Then Billy Crystal—Billy Crystal—hands him a DVD of a Swedish comedy series and says he wants to make an American version of it and he wants him to co-star. Gad politely watched it. “Within five minutes I said the words ‘oh shit,’ because I knew I couldn’t say no.”
Gad says the heightened version of himself he plays in The Comedians shares maybe only 5 or 10 percent of his own personality. “There’s this element of obliviousness, this element of verbal diarrhea, this element of ego on a sleeve,” he says. “He’s terrible with responsibility, terrible with accountability, terrible with commitment—a force of nature that now Billy Crystal has to deal with.”
Yes. You could say that he is, once again, playing a manchild. After all, it’s what he’s good at it.
“Look, we live in somewhat cynical times. People tend to look at everything and shrug their shoulders. That’s not me. That’s not who I am. I sort of resent that that’s what we’ve become,” he says. But then he backtracks a bit. “I don’t resent it, but it makes me a little sad.”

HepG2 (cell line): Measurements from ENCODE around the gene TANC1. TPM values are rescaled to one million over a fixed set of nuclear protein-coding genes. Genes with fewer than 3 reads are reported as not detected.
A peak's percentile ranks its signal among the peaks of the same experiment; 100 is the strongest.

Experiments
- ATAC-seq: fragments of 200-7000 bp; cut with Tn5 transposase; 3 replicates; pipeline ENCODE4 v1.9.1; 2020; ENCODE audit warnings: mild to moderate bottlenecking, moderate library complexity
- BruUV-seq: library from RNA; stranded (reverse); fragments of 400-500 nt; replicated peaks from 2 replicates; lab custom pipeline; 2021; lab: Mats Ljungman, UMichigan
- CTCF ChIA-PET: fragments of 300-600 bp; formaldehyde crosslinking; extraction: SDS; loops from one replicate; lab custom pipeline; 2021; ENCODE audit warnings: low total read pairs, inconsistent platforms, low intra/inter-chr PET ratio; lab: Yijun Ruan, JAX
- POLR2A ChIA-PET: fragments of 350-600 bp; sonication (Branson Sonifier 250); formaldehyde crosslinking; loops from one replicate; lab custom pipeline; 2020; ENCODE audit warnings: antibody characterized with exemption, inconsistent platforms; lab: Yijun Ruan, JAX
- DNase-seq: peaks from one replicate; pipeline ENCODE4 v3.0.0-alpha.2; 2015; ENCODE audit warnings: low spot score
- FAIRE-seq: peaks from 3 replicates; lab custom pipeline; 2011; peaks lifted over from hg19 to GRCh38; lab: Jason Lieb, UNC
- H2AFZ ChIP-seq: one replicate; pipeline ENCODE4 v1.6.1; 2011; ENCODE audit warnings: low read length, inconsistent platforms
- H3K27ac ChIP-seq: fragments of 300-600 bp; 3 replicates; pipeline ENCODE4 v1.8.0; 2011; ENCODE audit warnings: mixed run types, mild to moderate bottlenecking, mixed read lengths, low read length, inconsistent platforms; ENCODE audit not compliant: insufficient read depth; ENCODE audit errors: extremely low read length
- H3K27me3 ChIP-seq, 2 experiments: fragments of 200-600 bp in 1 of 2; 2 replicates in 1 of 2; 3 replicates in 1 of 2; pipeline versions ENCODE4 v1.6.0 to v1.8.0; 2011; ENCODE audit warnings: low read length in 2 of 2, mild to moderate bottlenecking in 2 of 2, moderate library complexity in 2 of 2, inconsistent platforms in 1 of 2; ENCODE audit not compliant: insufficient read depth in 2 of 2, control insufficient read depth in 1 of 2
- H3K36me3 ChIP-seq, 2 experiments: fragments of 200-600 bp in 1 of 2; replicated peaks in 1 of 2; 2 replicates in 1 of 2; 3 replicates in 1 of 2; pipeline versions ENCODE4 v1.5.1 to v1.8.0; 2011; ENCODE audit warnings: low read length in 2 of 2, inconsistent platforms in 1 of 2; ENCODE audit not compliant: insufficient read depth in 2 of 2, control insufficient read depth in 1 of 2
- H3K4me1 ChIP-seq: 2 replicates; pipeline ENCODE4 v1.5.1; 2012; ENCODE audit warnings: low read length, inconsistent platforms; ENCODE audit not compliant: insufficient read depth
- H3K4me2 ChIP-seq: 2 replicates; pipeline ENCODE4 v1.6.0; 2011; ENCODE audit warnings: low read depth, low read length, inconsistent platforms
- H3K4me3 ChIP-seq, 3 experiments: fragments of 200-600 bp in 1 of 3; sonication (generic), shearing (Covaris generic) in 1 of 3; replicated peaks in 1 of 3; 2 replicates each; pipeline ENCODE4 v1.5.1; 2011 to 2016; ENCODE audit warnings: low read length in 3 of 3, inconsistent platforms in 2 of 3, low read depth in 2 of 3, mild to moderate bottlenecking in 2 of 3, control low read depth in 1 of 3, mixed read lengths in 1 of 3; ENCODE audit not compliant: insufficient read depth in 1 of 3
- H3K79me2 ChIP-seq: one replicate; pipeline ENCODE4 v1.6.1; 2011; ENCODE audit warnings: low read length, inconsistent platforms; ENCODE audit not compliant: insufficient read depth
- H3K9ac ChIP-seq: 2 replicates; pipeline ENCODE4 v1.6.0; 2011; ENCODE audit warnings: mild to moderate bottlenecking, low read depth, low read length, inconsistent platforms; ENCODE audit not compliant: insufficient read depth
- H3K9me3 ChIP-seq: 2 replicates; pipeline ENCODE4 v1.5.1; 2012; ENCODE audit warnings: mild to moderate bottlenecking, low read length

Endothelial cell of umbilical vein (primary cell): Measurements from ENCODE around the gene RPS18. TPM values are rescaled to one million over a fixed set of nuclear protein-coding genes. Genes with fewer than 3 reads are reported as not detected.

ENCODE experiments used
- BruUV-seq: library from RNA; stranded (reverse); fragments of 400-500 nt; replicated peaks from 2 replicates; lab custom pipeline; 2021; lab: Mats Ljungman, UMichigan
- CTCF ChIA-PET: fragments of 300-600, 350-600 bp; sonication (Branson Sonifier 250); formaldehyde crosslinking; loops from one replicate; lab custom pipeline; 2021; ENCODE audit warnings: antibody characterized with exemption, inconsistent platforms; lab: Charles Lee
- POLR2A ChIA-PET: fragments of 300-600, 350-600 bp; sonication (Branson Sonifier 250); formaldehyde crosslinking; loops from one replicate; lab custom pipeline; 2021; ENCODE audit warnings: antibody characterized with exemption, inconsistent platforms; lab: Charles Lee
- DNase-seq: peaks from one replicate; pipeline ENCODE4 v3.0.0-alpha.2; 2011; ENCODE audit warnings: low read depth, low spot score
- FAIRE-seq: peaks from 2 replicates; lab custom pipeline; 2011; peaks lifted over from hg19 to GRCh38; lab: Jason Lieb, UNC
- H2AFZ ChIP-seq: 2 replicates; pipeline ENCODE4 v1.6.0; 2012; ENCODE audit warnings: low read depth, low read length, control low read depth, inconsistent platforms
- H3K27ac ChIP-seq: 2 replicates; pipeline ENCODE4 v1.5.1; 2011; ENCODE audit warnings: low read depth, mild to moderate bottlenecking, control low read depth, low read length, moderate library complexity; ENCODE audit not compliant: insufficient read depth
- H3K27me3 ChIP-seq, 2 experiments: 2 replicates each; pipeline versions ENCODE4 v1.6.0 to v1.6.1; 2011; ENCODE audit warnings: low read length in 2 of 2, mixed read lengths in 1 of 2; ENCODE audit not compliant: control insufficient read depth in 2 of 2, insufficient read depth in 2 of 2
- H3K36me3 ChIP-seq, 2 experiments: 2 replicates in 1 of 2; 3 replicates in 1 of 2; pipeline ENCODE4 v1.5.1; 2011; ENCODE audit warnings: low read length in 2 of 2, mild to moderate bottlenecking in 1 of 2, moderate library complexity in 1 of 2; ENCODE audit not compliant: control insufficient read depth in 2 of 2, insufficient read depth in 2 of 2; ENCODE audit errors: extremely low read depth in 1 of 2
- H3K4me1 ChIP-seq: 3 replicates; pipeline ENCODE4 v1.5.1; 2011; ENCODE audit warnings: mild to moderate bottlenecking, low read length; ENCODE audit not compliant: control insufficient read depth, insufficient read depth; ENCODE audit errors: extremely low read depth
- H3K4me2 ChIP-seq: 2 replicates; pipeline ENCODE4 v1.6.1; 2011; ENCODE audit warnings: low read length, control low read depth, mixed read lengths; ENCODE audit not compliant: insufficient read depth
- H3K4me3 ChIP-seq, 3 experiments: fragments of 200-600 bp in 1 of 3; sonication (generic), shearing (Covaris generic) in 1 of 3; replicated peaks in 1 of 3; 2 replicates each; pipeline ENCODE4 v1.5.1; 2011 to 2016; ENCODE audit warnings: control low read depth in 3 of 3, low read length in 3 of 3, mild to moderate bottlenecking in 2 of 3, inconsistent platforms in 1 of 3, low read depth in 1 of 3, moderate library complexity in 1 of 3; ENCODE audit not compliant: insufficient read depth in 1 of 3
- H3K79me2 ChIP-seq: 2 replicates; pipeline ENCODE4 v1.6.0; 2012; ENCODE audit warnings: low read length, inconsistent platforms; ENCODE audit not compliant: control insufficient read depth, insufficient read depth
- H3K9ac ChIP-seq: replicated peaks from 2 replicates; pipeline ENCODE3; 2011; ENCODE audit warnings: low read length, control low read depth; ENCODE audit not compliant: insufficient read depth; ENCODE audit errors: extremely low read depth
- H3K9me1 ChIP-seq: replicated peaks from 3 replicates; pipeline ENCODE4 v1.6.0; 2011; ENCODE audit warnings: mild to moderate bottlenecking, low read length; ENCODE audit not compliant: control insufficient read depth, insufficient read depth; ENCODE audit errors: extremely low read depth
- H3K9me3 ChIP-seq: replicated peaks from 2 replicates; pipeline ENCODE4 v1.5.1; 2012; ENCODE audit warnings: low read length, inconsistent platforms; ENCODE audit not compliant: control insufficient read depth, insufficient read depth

It’s why he’s not worried about being typecast, and is happy to parlay his conservatory education of Spanish Renaissance plays and Shakespeare into occasional pratfalls and erstwhile silliness.
“Any opportunity to bring the wonderment back into the mix, the element of surprise, that excites me,” he says. “Whether it’s Elder Cunningham or Olaf or Skip Gilchrist, those characters entice me so much because a part of me wishes that we still had that innate ability to be like, ‘Wow, the world is full of wonderment,’ even though we’ve seen it all at this point. And I’m as jaded as the next person.”
It’s fitting, given this worldview, that Gad has played a special part in fostering that wonderment, at least for a finite time, for a new generation of Disney fans who helped turn Frozen into a pop culture phenomenon. In fact, his character in the film, Olaf, is so winning precisely because, amid tortured ice queens and romantic betrayal, his entire existence is fueled by an indefatigable sense of wonder.